Let us go one step further. It is considered a valid tenor of heterodox economics that the general economic theory of equilibrium has neglected the question of dynamics and crisis-prone growth, and that even its expanded methodology has not led to the hoped-for proof of the stability of equilibria. The Sonnenschein-Debreu-Mantel theorem in particular points to this (the models of the general equilibrium theory always remain at its general level). In economics, the various theories of equilibrium have often been presented as modelling the actions of rational agents. However, this should be treated with extreme caution! It is possible that these models take far too few factors into account, so that stable economic equilibria cannot necessarily be derived from them. Furthermore, the assumption of the rationality of economic agents is far too pompous, if one considers the results of “Behavorial Economics”, according to which factors such as herd behaviour, imitation and rules of thumb tend to influence the actions of agents. Newer concepts such as “Econophysics” therefore modulate the theory of the rational agent more finely, introduce solutions for diametrically interactive conflicts in the course of applying game theory, and thus try to problematise the identity of the agent and his egoism in view of the many roles he has to play, without, however, completely abandoning the subjectivist or correlationist thesis. However, without being able to provide more precise criteria for economic stability, the concept of equilibrium remains a pure model construct. For this reason, we will continue to ask under which conditions the interactions of the agents can lead to equilibrium – whether Smith’s “gravitating” actually takes place. In this way, the models become more and more dynamic. Due to the difficulty of being able to solve the problem of stability within the framework of models and their ceteris paribus assumptions at all, the questions of the real existence and unambiguity of equilibria arise again. At this point, the position formulated by Marx and even F.A. Hayek, that macroeconomic flow dynamics are processes that take place behind the backs of agents, can no longer be dismissed.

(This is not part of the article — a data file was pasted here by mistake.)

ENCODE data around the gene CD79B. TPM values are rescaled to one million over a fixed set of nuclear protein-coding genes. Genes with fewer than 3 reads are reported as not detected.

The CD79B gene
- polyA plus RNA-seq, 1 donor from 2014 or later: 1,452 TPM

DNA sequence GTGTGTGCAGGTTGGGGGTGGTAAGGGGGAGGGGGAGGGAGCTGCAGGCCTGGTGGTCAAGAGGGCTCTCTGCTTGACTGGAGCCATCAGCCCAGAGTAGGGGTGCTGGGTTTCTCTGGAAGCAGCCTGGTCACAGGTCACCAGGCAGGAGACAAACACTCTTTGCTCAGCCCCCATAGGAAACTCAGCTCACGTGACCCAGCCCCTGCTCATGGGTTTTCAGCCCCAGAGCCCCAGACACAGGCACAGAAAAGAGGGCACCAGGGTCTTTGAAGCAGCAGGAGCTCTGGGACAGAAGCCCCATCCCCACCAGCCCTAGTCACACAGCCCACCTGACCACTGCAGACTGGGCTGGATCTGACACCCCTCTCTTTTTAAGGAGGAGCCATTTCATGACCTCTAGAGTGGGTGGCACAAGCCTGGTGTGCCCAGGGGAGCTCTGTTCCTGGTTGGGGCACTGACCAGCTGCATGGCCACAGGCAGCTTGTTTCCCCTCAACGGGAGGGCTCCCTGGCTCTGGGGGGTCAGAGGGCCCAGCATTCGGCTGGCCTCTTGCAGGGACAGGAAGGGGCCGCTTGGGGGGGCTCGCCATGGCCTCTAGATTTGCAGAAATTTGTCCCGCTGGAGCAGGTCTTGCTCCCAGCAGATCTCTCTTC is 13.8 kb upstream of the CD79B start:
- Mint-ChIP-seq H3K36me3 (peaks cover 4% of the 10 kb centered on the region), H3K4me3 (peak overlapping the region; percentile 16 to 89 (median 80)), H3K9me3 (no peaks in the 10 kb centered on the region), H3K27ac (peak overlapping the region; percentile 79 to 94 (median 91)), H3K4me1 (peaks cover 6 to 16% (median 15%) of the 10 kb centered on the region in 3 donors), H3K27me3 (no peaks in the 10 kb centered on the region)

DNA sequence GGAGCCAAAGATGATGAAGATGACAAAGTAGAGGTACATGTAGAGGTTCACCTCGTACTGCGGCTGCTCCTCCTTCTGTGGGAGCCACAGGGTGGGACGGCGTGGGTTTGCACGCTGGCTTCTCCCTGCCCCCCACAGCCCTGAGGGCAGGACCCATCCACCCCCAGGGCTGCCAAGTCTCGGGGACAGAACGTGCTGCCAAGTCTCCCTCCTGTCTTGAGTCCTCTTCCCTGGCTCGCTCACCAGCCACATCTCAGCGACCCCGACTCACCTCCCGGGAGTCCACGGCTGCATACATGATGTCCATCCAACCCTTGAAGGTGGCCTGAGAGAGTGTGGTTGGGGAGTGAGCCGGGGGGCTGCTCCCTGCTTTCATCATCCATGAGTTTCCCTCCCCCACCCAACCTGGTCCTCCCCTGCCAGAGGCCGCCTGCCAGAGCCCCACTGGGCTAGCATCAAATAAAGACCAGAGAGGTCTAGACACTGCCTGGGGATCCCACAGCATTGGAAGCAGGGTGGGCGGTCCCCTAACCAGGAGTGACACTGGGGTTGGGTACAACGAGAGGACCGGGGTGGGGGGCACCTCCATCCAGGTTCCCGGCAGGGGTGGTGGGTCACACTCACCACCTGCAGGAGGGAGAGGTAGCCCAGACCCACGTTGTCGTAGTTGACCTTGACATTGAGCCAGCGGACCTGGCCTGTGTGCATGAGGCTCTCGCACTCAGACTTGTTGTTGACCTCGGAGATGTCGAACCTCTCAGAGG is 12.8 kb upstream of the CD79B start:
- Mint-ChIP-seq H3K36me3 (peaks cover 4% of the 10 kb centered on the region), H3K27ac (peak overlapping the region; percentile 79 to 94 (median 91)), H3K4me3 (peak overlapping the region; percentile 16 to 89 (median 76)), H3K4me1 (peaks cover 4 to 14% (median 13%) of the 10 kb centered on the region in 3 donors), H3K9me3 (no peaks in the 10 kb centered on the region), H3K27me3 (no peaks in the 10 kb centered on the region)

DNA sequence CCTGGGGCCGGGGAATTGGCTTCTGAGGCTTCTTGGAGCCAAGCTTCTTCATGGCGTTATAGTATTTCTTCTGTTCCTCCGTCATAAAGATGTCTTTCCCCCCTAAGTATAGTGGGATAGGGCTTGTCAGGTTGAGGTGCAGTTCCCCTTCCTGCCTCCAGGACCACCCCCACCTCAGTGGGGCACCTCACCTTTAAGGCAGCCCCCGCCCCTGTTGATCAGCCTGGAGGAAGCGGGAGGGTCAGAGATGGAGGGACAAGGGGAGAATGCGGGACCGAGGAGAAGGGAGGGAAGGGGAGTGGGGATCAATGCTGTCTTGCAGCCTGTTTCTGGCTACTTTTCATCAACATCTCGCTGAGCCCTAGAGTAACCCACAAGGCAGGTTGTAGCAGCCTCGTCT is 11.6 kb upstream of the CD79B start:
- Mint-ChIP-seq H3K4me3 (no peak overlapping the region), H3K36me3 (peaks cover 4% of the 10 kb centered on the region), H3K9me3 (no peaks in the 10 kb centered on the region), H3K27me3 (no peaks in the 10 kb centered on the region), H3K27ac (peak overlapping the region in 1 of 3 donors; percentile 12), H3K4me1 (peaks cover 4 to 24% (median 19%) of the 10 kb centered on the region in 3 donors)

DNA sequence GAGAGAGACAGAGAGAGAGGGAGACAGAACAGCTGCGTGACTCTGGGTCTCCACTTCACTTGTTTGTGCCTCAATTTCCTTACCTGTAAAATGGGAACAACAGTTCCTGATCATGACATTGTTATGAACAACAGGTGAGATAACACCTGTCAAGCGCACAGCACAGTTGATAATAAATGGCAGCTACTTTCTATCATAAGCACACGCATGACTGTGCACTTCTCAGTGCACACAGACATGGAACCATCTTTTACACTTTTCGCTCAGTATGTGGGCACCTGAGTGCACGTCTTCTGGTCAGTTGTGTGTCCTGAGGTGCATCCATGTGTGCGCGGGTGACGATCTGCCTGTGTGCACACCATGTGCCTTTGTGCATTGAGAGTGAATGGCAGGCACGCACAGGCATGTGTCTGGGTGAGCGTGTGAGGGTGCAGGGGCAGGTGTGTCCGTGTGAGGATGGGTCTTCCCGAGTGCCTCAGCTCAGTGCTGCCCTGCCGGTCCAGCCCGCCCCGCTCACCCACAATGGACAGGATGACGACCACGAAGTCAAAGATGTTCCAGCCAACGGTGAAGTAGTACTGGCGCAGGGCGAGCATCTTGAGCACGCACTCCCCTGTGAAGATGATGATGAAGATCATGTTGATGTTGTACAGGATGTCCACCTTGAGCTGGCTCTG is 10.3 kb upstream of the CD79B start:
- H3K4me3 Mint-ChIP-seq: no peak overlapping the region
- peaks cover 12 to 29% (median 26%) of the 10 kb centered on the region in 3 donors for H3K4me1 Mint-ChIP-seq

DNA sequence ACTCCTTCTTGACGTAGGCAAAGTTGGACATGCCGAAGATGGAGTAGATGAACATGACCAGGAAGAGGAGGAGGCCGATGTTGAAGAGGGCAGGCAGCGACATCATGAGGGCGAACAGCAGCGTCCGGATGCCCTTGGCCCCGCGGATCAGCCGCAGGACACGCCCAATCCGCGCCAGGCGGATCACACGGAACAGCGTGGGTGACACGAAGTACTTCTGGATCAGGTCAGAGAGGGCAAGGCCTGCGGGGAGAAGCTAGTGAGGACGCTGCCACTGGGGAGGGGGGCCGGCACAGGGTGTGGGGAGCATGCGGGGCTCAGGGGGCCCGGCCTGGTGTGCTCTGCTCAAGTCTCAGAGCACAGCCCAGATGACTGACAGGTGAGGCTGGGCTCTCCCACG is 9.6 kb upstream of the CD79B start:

A whole range of further objections can be raised against certain types and methods of modelling. On the one hand, the formal structure of a model (the relations between the elements) may be too differentiated to be somehow related to “real economic variables” (the model then remains purely tautological in fact), on the other hand, the model may be internally simplified, so that the preconditions made with regard to modelling become increasingly important. The problem will be difficult to solve with crude illustration theories according to which models depict economic reality or refer to its phenomena. If, on the other hand, the performative act of the model is overemphasised, it is imperative that the model be able to demonstrate its place of use and its operational success. What is at stake is not only the internal, non-discursive logic of the model itself, but also its relation to a reality that cannot itself be grasped substantively or phenomenologically if one wants to escape the convertibility or reciprocity between theory/model and reality. Reality could therefore only be defined as reality with reservations, it would at least have to be supplemented with the concept of virtuality. (Cf Strauß 2013: 180) Reality is then neither the object and/or result of a conceptual-syntactic discursivity nor that of a non-discursive model. Its “definition” as real virtuality is more about what escapes theory, mathematics and the model, and finally any representational objectivity.